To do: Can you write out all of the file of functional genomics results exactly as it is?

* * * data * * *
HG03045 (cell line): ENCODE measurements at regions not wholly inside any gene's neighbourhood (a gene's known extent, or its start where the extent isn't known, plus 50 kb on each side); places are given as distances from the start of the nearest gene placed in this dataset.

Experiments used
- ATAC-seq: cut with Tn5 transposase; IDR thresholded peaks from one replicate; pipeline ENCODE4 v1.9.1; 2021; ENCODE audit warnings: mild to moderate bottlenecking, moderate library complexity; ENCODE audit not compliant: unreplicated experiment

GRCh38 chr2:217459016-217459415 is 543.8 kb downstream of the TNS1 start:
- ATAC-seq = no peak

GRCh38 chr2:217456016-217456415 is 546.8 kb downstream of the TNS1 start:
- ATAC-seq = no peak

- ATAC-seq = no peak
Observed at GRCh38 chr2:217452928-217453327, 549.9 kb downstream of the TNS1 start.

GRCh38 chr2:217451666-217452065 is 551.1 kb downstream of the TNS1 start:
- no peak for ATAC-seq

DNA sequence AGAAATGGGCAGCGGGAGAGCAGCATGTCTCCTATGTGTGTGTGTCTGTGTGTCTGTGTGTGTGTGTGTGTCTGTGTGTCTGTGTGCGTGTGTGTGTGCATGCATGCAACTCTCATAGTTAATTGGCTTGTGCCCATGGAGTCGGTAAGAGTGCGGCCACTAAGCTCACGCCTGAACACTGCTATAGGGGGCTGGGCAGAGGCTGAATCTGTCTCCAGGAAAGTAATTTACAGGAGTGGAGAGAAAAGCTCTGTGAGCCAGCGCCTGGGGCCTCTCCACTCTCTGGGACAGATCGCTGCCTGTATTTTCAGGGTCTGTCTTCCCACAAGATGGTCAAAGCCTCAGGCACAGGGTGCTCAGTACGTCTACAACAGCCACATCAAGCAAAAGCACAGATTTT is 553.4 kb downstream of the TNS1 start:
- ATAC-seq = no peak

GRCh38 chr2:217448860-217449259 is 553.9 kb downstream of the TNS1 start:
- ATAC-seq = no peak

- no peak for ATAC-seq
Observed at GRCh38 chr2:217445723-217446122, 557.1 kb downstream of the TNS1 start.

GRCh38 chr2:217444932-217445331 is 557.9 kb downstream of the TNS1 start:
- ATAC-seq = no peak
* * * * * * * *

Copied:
HG03045 (cell line): ENCODE measurements at regions not wholly inside any gene's neighbourhood (a gene's known extent, or its start where the extent isn't known, plus 50 kb on each side); places are given as distances from the start of the nearest gene placed in this dataset.

Experiments used
- ATAC-seq: cut with Tn5 transposase; IDR thresholded peaks from one replicate; pipeline ENCODE4 v1.9.1; 2021; ENCODE audit warnings: mild to moderate bottlenecking, moderate library complexity; ENCODE audit not compliant: unreplicated experiment

GRCh38 chr2:217459016-217459415 is 543.8 kb downstream of the TNS1 start:
- ATAC-seq = no peak

GRCh38 chr2:217456016-217456415 is 546.8 kb downstream of the TNS1 start:
- ATAC-seq = no peak

- ATAC-seq = no peak
Observed at GRCh38 chr2:217452928-217453327, 549.9 kb downstream of the TNS1 start.

GRCh38 chr2:217451666-217452065 is 551.1 kb downstream of the TNS1 start:
- no peak for ATAC-seq

DNA sequence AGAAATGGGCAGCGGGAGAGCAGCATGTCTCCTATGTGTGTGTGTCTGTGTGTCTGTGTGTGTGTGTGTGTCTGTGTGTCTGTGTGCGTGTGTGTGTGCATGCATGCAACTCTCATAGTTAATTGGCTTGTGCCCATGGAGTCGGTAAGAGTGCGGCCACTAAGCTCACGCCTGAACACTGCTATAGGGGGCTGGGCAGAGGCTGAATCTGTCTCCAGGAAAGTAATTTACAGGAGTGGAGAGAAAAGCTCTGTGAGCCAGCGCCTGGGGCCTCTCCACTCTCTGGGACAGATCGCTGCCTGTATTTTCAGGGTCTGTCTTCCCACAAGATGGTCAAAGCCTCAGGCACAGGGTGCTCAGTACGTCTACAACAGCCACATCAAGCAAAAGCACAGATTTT is 553.4 kb downstream of the TNS1 start:
- ATAC-seq = no peak

GRCh38 chr2:217448860-217449259 is 553.9 kb downstream of the TNS1 start:
- ATAC-seq = no peak

- no peak for ATAC-seq
Observed at GRCh38 chr2:217445723-217446122, 557.1 kb downstream of the TNS1 start.

GRCh38 chr2:217444932-217445331 is 557.9 kb downstream of the TNS1 start:
- ATAC-seq = no peak